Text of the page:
Though Christmas Day has come to a close and in the United States our gift-giving season has ended, in Italy the exchanging of presents has just begun. For Italians, December 25th marks the first of the “12 Days of Christmas,” which concludes on January 6, the day of the Epiphany and the arrival of La Befana.
La Befana is a character in folklore who delivers presents to children throughout Italy. It is believed that the legend of La Befana may have originated in Rome, then spread to the rest of the country. It is believed that her name is derived from the Roman dialect of the Italian word for Epiphany, “epifania.”
Legend tells that La Befana visits all the children of Italy on the eve of the January 6 to fill their socks with candy and presents if they are good or a lump of coal if they are bad. Because she is a good housekeeper, she sweeps the floor before she leaves. The child’s family typically leaves a small glass of wine and a plate with food for La Befana, who is portrayed as an old lady covered in soot who rides a broomstick through the air wearing a black shawl. She is often smiling and carries a bag or hamper filled with candy, gifts or both.
La Befana, so the legend goes, was approached by the Magi (the Three Kings) a few days before Christ’s birth. She provided them with shelter for a night as she was considered the best housekeeper in the village with the most pleasant home. The Three Kings invited her to join them on their journey to find the baby Jesus, but she declined, stating she was too busy with her housework. Later, La Befana had a change of heart and tried to find the Magi and Baby Jesus, but was not able to find them. So to this day, La Befana is searching for the baby Jesus. She leaves all the good children toys and candy, while the bad children get coal or bags of ashes.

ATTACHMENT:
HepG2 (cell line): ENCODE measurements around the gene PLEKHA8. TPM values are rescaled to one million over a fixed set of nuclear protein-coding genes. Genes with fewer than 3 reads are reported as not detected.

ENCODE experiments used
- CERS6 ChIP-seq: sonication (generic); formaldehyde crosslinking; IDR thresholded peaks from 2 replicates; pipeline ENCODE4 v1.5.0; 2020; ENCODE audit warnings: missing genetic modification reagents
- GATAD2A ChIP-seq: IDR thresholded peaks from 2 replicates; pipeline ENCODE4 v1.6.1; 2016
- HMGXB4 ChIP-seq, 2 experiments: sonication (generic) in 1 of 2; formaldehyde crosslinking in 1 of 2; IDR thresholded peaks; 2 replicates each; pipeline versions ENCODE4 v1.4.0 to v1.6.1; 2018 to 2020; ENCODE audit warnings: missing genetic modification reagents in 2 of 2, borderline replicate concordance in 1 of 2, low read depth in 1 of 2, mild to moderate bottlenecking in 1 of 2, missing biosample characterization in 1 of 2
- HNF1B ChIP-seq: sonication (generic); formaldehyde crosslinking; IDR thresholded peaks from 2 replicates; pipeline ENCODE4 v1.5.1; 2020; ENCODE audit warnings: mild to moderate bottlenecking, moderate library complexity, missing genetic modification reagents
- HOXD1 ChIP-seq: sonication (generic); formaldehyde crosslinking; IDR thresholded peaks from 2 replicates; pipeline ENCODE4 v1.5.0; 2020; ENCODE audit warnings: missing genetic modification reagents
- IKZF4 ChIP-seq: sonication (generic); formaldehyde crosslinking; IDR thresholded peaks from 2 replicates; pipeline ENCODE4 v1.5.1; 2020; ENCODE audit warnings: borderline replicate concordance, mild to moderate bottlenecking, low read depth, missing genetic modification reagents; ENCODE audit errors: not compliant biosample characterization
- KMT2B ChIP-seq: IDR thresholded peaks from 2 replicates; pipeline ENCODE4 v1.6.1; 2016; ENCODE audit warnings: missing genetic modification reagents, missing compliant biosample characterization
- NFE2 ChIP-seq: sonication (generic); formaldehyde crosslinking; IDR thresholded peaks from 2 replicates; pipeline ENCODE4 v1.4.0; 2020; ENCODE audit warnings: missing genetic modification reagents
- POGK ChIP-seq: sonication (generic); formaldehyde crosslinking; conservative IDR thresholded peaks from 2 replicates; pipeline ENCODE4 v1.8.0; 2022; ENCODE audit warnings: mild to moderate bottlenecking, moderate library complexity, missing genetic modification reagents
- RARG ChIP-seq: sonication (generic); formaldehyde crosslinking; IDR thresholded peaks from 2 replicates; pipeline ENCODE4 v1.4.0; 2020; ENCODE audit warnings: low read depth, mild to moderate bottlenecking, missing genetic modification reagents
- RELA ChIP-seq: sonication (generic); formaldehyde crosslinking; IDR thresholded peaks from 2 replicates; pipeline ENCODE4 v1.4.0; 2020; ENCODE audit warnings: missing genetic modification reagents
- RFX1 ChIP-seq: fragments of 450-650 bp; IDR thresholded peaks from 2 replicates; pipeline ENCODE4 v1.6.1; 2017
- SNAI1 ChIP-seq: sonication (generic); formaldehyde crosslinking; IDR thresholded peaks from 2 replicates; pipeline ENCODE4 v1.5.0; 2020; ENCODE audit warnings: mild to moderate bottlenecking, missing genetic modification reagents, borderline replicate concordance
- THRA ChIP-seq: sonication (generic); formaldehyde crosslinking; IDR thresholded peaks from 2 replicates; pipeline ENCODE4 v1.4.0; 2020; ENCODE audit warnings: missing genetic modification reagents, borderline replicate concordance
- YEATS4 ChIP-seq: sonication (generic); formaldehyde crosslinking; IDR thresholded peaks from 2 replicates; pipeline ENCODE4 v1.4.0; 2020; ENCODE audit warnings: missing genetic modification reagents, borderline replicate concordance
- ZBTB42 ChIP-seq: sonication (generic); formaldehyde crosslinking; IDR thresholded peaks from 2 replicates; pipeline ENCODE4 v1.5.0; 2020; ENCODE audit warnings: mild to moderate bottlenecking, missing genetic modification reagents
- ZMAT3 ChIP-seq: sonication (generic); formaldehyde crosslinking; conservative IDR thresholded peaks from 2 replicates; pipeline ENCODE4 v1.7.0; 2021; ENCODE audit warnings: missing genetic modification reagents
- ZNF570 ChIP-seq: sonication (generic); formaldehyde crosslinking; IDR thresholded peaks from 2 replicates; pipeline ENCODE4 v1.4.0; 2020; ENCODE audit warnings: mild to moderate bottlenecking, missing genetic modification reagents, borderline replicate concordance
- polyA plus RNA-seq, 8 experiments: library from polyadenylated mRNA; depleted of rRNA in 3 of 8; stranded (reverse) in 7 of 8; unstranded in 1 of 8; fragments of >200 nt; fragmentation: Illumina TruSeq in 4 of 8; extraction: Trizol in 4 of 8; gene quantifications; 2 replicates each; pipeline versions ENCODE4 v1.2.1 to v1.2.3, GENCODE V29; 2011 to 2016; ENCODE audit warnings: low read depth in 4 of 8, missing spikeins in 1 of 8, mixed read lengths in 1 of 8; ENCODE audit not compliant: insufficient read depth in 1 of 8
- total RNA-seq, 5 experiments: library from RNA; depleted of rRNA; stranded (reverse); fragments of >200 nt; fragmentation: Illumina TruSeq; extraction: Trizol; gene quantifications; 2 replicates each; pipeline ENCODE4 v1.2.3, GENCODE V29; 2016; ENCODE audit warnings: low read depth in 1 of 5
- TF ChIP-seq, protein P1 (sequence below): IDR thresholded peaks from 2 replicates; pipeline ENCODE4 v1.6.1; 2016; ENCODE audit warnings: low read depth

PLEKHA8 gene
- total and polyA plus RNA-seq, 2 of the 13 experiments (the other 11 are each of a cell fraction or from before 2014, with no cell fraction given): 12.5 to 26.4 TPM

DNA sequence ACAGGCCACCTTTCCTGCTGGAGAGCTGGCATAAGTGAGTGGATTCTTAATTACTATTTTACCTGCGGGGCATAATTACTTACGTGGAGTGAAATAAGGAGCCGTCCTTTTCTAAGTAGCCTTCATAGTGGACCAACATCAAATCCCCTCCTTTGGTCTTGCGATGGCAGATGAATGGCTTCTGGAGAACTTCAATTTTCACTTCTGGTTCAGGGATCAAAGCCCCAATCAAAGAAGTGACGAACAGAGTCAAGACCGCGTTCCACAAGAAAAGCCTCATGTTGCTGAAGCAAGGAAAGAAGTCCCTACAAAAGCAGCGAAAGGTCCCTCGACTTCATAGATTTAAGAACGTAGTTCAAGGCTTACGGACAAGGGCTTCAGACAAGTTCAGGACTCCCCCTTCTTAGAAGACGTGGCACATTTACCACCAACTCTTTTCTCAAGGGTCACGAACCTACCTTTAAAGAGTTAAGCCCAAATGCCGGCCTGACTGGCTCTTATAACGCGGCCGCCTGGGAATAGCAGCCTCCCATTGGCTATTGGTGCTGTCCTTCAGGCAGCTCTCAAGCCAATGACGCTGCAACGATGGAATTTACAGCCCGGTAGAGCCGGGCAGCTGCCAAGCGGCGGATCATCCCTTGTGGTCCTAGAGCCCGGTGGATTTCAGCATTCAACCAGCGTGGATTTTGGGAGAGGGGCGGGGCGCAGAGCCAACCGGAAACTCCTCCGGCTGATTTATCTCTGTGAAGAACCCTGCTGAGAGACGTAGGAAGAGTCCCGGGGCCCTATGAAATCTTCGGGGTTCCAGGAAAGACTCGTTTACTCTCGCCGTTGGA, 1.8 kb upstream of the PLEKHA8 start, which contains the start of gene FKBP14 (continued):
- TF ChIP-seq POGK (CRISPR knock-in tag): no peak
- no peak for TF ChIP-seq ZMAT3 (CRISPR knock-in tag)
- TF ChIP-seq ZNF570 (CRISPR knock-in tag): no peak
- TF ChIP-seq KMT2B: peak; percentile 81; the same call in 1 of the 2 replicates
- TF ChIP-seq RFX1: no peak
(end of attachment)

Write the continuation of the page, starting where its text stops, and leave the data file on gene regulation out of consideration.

Today, each city in Italy has its own unique way of celebrating La Befana. In the town of Urbania in the Marche region, the national La Befana festival takes place each year during the first week of January. The post office has a mailbox reserved for letters addressed to La Befana, mirroring what happens with Santa Claus in America. Italians dress up in the customary clothes of La Befana and parade through the streets of the small Renaissance town.
In Venice, a most unusual La Befana celebration takes place. The “Befana Regata,” or the race of the witches, entails men dressing up as the witch and racing down the Grand Canal. The competition, which began as a prank over 30 years ago, is now a tradition upheld each year on January 6.